OlehStay: An Online Hospitality Service Not Settling for Discrimination
Airbnb, the unicorn startup functioning as a home rental site, is currently active in 81,000 cities around the world. Trailing only Uber in being the most valuable startup, Forbes estimates the company to be valued at $38 million. At the end of 2018, after receiving pressure from Palestinian officials and anti-settlement advocates, Airbnb decided to remove nearly 200 listings, located in Israel’s West Bank, from the application. Many consider these settlements, captured in the war of 1967, to be a violation of international law, and have deemed the territories “occupied,” and unethical. Airbnb stated that they wrestled with this issue and struggled to find the right approach, but spent “considerable time” consulting experts on the Israeli-Palestinian conflict that led them to this decision, leaving many Israeli and U.S. officials outraged.
Gilad Erdan, Israel’s minister of strategic affairs, promoted suggested that all West Bank homeowners who list their properties on Airbnb to file lawsuits against the company under Israel’s anti-boycott law. He added that he would further discuss the issue with American officials to see whether the decision violated an anti-boycott legislation that exists in 25 states. Eugene Kontorovich, director of international law at the Kohelet Policy Forum, suggested that Airbnb was singling Israel out, and their motive to remove these listings were was simply not due to the “occupation,” but rather was a discriminatory and anti-semitic act. He added that Airbnb has listings in Moroccan-occupied Western Sahara, Turkish-occupied Cyprus and other controversial territories. Vice President Mike Pence criticized the company’s decision, and said their actions had “no place” in the market.
In 2014, Airbnb removed approximately 4,000 listings in Crimea. Although many have argued that today’s issue is similar, it clearly is not. Their previous decision followed U.S. and international sanctions after Russia annexed the region from Ukraine; today, however, there are no U.S. sanctions against Israeli settlements in the West Bank.
Airbnb now faces lawsuits in both the U.S. and Israel. The city of Beverly Hills passed a resolution that called for a global boycott against Airbnb. In Florida, governor-elect Ron DeSantis said he was going to reconsider state policy allowing employees to stay at Airbnb during business trips. Illinois governor Bruce Rauner also challenged Airbnb with his letter to the state’s investment policy board determining seeking to determine whether their actions break state law against aiding boycott against Israel.
It is in light of these events that OlehStay, an Airbnb alternative for Israel, was launched.
Noam Beltran, a current Yeshiva University student, and Joey Sokol, a U.S. native who immigrated to Israel, launched their website, www.OlehStay.com, ten days after Airbnb announced its decision to de-list properties in the disputed territories. OlehStay, similar to Airbnb, operates as an online marketplace and hospitality service. Members can use the website to arrange temporary lodging at rates far cheaper than a hotel. Hosts are often able to make more money offering their homes on rental services, like OlehStay, as opposed to renting their home to a full-time tenant. In an interview with The Times of Israel, Sokol mentioned that their motive was specifically in response to Airbnb’s decisions, hence the websites slogan: “Any listing, anywhere in Israel.” Sokol added, “We are on a mission to be the alternative to Airbnb in Israel and eventually around the world.”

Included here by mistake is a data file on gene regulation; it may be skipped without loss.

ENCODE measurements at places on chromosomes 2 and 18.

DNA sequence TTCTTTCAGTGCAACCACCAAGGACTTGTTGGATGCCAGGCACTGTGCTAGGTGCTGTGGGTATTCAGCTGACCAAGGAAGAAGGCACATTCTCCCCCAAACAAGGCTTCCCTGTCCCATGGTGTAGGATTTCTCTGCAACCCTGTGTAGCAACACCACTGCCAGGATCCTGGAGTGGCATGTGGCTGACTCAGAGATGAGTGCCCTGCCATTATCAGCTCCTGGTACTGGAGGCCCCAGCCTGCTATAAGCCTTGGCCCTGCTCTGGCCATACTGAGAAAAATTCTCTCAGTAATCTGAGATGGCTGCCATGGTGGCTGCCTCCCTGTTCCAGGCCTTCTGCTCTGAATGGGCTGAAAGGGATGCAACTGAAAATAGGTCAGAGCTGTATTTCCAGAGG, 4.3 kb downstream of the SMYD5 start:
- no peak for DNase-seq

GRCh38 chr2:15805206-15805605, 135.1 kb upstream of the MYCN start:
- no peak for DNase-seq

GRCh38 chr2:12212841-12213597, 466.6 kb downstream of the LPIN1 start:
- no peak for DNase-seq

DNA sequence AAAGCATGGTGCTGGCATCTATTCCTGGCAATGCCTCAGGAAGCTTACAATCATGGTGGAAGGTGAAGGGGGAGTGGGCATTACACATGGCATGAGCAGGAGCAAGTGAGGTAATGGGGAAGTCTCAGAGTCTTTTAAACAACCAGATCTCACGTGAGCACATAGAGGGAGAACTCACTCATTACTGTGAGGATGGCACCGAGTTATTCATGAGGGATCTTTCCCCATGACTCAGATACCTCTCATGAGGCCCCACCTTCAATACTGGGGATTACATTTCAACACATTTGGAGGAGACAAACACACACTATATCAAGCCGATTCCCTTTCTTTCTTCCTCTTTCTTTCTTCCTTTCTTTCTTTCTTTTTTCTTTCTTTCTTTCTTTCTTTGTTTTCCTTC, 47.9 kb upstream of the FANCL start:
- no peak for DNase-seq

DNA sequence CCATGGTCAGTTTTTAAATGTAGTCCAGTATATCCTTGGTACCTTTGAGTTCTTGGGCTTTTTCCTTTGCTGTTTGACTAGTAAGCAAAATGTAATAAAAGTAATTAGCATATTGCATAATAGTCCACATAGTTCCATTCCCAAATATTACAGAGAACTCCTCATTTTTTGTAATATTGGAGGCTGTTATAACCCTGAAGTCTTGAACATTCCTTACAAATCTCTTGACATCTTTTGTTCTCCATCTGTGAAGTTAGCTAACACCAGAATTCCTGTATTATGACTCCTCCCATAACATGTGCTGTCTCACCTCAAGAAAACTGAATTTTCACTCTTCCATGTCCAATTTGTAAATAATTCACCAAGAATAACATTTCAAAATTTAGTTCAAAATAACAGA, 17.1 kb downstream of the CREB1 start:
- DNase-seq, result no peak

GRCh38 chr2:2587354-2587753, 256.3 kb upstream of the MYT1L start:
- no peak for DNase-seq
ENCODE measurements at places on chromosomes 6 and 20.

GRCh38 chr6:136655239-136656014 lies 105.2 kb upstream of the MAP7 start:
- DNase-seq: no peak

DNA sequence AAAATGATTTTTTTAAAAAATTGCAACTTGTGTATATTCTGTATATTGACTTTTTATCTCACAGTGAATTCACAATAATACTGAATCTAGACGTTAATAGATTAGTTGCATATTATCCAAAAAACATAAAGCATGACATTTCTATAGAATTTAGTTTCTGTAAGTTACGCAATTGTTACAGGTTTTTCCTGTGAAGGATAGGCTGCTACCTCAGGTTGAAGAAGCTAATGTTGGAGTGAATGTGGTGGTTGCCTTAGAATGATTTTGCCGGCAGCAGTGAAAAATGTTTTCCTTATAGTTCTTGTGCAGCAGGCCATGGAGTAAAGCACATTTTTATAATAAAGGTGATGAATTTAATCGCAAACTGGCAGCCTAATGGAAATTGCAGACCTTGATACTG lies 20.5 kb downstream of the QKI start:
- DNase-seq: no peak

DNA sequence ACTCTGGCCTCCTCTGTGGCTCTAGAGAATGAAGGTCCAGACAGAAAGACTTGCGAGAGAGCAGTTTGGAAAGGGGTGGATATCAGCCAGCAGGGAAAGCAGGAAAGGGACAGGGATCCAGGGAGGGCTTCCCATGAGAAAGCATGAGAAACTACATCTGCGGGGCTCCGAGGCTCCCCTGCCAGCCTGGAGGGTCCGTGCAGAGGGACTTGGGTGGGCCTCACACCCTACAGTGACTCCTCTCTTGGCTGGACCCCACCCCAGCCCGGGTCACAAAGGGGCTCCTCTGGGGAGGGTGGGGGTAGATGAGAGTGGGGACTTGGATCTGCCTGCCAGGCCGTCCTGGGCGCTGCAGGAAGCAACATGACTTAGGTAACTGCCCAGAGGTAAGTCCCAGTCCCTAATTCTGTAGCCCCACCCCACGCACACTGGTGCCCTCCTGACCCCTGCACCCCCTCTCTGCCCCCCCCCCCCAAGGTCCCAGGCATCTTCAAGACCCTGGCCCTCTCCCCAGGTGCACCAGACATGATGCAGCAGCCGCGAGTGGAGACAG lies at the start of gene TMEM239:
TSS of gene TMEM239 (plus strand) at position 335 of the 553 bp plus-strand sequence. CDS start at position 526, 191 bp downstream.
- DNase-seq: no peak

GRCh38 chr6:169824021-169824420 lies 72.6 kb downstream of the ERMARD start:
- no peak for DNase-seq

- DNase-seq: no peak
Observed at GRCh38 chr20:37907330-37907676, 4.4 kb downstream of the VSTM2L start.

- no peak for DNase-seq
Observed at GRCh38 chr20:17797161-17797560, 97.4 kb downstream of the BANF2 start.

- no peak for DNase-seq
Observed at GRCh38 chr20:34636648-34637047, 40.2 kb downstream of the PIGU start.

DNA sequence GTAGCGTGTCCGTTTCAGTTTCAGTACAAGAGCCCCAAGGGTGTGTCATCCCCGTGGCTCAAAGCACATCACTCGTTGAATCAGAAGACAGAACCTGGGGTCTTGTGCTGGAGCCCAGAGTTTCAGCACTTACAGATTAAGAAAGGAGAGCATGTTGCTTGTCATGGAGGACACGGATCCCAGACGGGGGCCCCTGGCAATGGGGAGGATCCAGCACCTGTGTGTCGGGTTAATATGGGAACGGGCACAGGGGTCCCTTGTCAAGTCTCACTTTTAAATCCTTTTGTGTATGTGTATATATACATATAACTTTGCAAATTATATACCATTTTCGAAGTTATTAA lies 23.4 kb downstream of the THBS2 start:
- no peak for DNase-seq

Israeli homeowners, as well as U.S. and Israeli politicians, are not the only ones unhappy with Airbnb’s decision; Sokol added that renters around the world are unhappy with Airbnb’s new policy. He added that people in general are now looking for an alternative service, and to accommodate the changing landscape, he and Beltran are working hard to expand their platform as quickly as possible.
As of mid-December, Sokol stated that OlehStay had dozens of listings around Israel. Among those listings, two were located in Gush Etzion, as well as others in Tel Aviv and Jerusalem. Fifty people signed up after the site started off with an introductory post in a Facebook group called “Secret Jerusalem.” Still, Sokol was unsure as to whether the trend of Jews listing and renting would continue.
According to co-founder Beltran, OlehStay has 1,100 users to date, with dozens more signing up daily. “We have almost 40 listed properties on the website and are working with management companies in Israel and Europe to create a more robust network of properties.” If things go as planned, the OlehStay platform will host over 200 properties by the end of next month. The company is receiving tremendous amounts of support from both U.S. and Israeli communities, and is happy to be advocating for such a noble cause. Beltran also noted that they have received requests from individuals and companies in Europe, Canada and the United States to expand.